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    Books: Cooking by Cuisine -> Cooking Italian

    Make It Italian : The Taste and Technique of Italian Home Cooking


    Published: November, 2002
    ISBN: 0375402268

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    Book Description
    From Publishers Weekly
    Barr, who cooked alongside Julia Child and authored We Called It Macaroni, shares her nonna's wisdom in a book organized by traditional Italian courses. Adjusting for Americans, Barr portions pasta and soup as whole meals. She provides extensive information on everything from shopping and tools to terminology to how to make scaloppine. The strength is in her unique approach to the recipes: instead of a rigid prescription, ingredients are categorized yet flexible. For example, ingredients for Spicy Bay Scallops with Capers and Lemon are under headings for the fish, the aromatic, the deglazing liquid, and the finish. There are four variations on this recipe alone. Cooks get license-and the tools-to experiment. The soup section is especially strong, with a table on how to create your own and examples such as Fennel Soup with Ham and Soup with Porcini and Cornmeal. Chapters begin with a "primary recipe," such as Tomato, Mozzarella, and Basil Pizza, and advance, for example, to Potato Pizza. The only drawback to this approach is the cross-referencing necessary. Barr provides just enough guidance, writing, for Nonna's Chicken with Garlic and Rosemary: "Don't be alarmed by the large amount of garlic" because it will sweeten. Recipes are traditional Southern (her family is from Ischia) with some surprises (e.g., Roasted Monkfish with Roasted Red Pepper Sauce and Sweet-and-Sour Lamb Stew from Apulia). The salad chapter ("the stomach's toothbrush") is straightforward-the way it should be. The dessert section emphasizes puddings (Lemon "Cooked Cream" with Berries) and mix-and-match sauces (Chocolate-Espresso Sauce and Dried Tart-Cherry Sauce for puddings or ice creams). This book is worth having for anyone who loves Italian food.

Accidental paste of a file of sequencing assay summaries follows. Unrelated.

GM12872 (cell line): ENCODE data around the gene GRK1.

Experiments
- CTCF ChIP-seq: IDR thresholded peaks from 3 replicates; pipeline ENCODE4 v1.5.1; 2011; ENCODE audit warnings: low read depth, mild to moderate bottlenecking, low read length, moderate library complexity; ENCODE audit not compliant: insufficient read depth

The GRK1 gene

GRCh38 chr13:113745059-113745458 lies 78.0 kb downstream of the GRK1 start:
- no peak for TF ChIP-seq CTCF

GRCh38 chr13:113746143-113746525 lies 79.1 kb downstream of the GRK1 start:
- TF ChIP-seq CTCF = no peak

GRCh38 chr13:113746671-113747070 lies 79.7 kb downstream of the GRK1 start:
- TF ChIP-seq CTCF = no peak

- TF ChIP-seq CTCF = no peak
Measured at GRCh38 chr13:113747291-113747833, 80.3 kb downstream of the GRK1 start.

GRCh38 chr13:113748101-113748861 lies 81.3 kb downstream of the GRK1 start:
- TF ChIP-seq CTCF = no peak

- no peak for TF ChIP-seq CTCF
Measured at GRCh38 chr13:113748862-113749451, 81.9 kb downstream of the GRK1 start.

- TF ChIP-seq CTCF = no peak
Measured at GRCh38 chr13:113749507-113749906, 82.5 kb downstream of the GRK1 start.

Copyright 2002 Reed Business Information, Inc.

    Product Description:
    Make it Italian . . . But how to achieve the genuine Italian flavor that we Americans love so much?

    According to Nancy Verde Barr, author of the incomparable We Called It Macaroni, the secret lies in knowing one's ingredients and how to cook with them; it is a birthright that is passed down through generations of Italian families. She learned by watching her grandmother, Nonna, and now, in this wonderfully instructive and warmhearted book, she translates that hands-on experience into a primer of techniques and tastes that will become our Nonna in the kitchen.

    First she introduces us to the Italian cupboard -- essential ingredients that give Italian dishes their distinctive flavors. Then, for each category of food, she gives us a Primary Recipe, detailing the right cooking techniques, timing, seasoning, and finishing touches to achieve the perfect balance of taste and texture. Countless variations follow, enabling us to put into practice all we have learned.

    For example, once we have mastered Penne and Marinara Sauce, we can confidently whip up Linguine with Tuna and Pea Sauce or Rigatoni with Eggplant Sauce or Ziti with Sausage and Peppers.

    The perfect formula for making Veal Scaloppine with Lemon and Parsley invites us to use pork, chicken, or turkey, or to try rolled, stuffed, and breaded versions.

    Fresh fish and seafoods are roasted, sautéed, steamed, or braised according to what is the best for each species. The detailed instructions for Roasted Whole Red Snapper can be applied to small stuffed sardines; the formula for Sautéed Tuna Steaks with Prosciutto and Tomatoes works beautifully for Sautéed Monkfish Medallions with Pancetta and Cream.

    The same principle applies to vegetables, the glory of the Italian table. The right cooking techniques bring out the best in each seasonal offering, from Roasted Green Beans to Smothered Broccoli Rabe.

    The desserts she gives us are her own favorites, homey and simple to make -- light Semolina Pudding, "cooked creams" like the classic Panna Cotta, tender sponge cake (and its reincarnation in her version of Tiramisand#249;), some fruit delights, and the formula for crisp biscotti.

    There are charts throughout to guide us in creating our own recipes out of the lessons we

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